So when the original Sonic Mania came out last year, I gave it a score of 4.5 out of 5 noting that it was a vast improvement over failed Sonic offerings from years before (cough hack Rise of Lyric cough hack) and a wondrous return to his retro ways.
I noted, “Sonic Mania continues to buck the trend of bringing back a classic the right way, like Doom before it. But the team doesn’t forget the heritage of which Sonic was based on, and keeps his 16-bit roots completely intact, while introducing fresh new ideas that fit our hero like a glove. It’s insanely fun to play, despite some mild frustrations, and it’s great to have 16-bit Sonic looking and sounding better than ever. It’s a great return for a hero that was in desperate need of one, and it gives me high hopes that Sega may just right this ship yet. It’s easily one of the best games this year.”
Well, now I just feel silly. Not that I regret anything I wrote about Sonic Mania, but with Plus, the game’s original team has gone back and improved upon the formula immensely. It’s one of the best “director’s cuts” that you’ll ever see, not to mention a quintessential example of how to revert back to a simple yet great formula. It somehow makes the original game look old-hat. And I thought that was impossible.
First off, everything about the original game is here. If you’re worried that something got cut to make room for Plus, don’t be. All the levels you loved from the original are still intact, including those funky remixes of Flying Battery Zone and Chemical Plant Zone that I love so much.
What’s really great about this new edition, however, is Encore Mode. It goes right alongside Mania Mode, offering reworked versions of previous levels along with the debut of Angel Island from Sonic the Hedgehog 3. Although all of our favorite stages aren’t here, there’s more than enough here to keep nostalgic gamers busy.
What’s more, the boss battles are a little more exciting this time around; and the ability to swap between two characters, Donkey Kong Country style, is pretty amazing. Yes, a character tags along with you like Tails did back in Sonic the Hedgehog 2 (grumble), but they serve a greater purpose here.
There’s more to the game than that, though. Time Trials now lets you save and play back your best runs to show off to others. (No social features here, but it’s pretty neat anyway.) There are also “secret” gameplay options that can be unlocked which slightly but effectively enhance gameplay, like using the special dash from Sonic CD. Awesome.
But I’ll tell you, the competition mode is nothing short of amazing. Here, you can race up to four players in split-screen in a full-on race for the finish. Two player was manic enough and playing this mode on a small screen can be a bit confusing. On the big-screen though, this Sonic Mania Plus mode is magic and makes for an ultimate party experience. Grab your friends because you won’t want to miss this one.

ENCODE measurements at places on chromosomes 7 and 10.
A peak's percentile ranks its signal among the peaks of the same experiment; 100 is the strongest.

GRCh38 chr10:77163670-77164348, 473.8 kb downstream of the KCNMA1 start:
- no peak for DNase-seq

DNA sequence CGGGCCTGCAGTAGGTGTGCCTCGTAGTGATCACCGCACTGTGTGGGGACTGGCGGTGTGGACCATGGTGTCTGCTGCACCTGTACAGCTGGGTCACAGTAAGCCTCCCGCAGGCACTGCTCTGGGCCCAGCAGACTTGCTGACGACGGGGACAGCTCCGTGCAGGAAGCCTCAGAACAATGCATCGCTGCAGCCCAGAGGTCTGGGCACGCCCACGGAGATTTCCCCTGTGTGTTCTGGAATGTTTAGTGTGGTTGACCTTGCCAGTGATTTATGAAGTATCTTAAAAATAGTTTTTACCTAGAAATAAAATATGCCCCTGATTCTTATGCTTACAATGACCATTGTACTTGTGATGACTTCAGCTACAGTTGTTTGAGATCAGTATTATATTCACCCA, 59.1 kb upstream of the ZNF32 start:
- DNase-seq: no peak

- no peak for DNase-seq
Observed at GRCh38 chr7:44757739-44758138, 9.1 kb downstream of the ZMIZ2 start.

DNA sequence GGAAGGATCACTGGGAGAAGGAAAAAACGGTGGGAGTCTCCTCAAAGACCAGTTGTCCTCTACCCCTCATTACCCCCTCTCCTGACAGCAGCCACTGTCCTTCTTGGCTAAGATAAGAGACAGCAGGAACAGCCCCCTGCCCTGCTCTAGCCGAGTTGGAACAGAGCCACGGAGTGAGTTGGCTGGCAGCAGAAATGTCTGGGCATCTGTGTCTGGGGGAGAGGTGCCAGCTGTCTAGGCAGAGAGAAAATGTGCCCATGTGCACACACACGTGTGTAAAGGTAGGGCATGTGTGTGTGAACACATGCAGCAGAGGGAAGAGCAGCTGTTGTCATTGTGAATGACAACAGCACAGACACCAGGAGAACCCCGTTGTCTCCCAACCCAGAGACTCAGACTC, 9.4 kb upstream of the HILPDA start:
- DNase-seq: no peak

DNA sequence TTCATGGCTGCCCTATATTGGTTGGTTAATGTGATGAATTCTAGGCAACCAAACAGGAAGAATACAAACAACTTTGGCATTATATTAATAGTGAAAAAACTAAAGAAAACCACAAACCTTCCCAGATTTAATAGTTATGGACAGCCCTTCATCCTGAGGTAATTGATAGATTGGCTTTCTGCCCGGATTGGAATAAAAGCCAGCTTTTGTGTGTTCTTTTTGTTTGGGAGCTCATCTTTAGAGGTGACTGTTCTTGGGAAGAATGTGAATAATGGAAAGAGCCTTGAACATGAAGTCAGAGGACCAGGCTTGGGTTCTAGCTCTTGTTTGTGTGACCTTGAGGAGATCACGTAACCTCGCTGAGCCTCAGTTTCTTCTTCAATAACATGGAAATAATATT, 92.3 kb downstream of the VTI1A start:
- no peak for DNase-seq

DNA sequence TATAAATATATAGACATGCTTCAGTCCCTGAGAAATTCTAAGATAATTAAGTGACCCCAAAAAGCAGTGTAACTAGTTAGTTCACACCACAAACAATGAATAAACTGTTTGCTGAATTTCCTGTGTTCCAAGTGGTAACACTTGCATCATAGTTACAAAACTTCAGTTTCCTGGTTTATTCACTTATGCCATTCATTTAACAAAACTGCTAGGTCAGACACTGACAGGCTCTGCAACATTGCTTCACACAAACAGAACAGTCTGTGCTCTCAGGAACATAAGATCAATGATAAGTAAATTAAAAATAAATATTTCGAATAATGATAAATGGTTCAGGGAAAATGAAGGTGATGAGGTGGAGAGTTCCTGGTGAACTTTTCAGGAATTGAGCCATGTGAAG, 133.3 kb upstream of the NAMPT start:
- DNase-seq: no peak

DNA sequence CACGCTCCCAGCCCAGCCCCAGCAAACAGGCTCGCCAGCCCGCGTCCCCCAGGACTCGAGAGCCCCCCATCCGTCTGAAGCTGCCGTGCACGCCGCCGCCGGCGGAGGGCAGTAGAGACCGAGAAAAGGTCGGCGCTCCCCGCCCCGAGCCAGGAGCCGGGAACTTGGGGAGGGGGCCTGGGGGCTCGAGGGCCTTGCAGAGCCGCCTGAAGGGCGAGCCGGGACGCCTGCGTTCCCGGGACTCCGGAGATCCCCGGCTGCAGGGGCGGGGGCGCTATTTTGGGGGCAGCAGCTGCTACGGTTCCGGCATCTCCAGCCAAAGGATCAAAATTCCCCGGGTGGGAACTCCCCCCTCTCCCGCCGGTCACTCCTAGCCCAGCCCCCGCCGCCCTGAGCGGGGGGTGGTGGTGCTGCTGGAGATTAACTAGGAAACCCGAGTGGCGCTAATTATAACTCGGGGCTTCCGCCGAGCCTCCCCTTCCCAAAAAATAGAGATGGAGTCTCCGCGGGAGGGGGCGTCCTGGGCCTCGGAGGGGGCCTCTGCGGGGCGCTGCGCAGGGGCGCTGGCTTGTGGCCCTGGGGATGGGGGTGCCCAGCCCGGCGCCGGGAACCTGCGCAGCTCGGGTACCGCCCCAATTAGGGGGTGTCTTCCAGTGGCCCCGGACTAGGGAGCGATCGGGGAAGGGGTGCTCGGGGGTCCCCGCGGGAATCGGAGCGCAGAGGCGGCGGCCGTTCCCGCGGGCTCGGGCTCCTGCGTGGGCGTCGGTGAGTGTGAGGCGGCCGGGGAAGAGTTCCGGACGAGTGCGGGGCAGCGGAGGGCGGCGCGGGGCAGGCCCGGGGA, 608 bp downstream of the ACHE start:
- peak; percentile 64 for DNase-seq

Other than that, the game’s gone through some slightly notable fixes. The gameplay feels more in sync with the classic Sonic games of old, even though the original Mania was perfectly fine; and both of the new characters, Mighty and Ray, add some great elements to the game, particularly with Ray’s cape-like swooping abilities. They’re just as much fun to play as the older favorites so don’t be afraid to mix things up.
Also, Sonic Mania Plus still looks and sounds amazing. Christian Whitehead, the mastermind behind Sonic CD’s revival years ago, returns with the Mania development team to make everything look refined, right down to the 16-bit style graphics and remixed soundtrack. It’s wonderful, both on the go and in docked mode. Plus, some of these melodies just stick in your head. I could seriously listen to the Flying Battery theme for hours. In fact, I have.
And if you can, it doesn’t hurt to go all out for the physical version. Sure, you can add Encore mode for $5 and get all the extras with your original copy. But the new boxed edition comes with some nice extras. The foil cover with glowing artwork is pretty cool; the art book offers a decent look behind-the-scenes; and the reversible Sega Genesis box art is awesome. All that’s missing is a box that screams “SEGA!” when you open it up.
As I said in my previous review, Sonic Mania is all about channeling that old-school goodness in the best way possible. But Plus improves upon that with key additions that extend the game to further greatness. It’s more fun to play than it’s ever been; it looks and sounds spectacular; the extras are bountiful and add extraordinary replay value; and the physical version actually makes you want to hunt it down in favor of a digital release. It really is the total package, and probably the most quintessential Sonic the Hedgehog game since Sonic 3 released years ago. (Yes, I loved that game, deal with it.)
Now that Sonic has gotten this incredible treatment, I once again implore Sega to give other classics a shot. A remixed Streets of Rage would be the stuff of legend. Heck, I’ll even take a new Vectorman at this point. What do you say?!0comments
WWG’s Score: 5/5
Disclaimer: A review copy was provided by the publisher.